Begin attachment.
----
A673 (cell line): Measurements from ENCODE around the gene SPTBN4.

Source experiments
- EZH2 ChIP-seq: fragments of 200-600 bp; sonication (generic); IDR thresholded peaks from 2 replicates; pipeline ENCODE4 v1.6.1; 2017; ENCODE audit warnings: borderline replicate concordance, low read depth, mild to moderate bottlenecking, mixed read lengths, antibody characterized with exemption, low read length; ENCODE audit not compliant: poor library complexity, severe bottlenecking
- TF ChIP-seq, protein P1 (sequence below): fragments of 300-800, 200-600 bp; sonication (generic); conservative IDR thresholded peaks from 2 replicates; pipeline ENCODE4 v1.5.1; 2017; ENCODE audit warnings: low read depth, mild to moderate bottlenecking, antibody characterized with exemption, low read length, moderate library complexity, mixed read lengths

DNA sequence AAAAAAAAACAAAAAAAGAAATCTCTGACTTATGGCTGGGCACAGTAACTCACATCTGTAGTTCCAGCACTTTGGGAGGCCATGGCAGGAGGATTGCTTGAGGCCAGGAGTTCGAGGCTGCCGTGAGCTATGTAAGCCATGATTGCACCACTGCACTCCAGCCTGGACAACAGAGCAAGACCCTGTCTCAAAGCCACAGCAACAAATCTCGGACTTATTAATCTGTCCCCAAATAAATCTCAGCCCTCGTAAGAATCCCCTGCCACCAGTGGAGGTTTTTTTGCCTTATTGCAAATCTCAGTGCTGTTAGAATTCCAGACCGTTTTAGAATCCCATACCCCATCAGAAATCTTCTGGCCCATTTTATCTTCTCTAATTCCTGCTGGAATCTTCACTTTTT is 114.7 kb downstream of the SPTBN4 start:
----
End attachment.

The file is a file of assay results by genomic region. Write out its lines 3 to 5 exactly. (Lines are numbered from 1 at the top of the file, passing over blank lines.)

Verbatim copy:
- EZH2 ChIP-seq: fragments of 200-600 bp; sonication (generic); IDR thresholded peaks from 2 replicates; pipeline ENCODE4 v1.6.1; 2017; ENCODE audit warnings: borderline replicate concordance, low read depth, mild to moderate bottlenecking, mixed read lengths, antibody characterized with exemption, low read length; ENCODE audit not compliant: poor library complexity, severe bottlenecking
- TF ChIP-seq, protein P1 (sequence below): fragments of 300-800, 200-600 bp; sonication (generic); conservative IDR thresholded peaks from 2 replicates; pipeline ENCODE4 v1.5.1; 2017; ENCODE audit warnings: low read depth, mild to moderate bottlenecking, antibody characterized with exemption, low read length, moderate library complexity, mixed read lengths

DNA sequence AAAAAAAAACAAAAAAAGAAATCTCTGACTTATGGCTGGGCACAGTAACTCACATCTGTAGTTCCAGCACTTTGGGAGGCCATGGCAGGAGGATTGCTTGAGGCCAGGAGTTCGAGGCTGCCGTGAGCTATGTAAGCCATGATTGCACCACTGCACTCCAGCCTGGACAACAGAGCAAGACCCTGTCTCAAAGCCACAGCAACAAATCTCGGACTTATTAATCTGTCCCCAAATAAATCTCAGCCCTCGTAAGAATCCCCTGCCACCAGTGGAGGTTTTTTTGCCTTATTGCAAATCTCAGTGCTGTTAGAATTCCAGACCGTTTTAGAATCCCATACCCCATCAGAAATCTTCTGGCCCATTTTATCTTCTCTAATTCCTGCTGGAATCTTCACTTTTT is 114.7 kb downstream of the SPTBN4 start: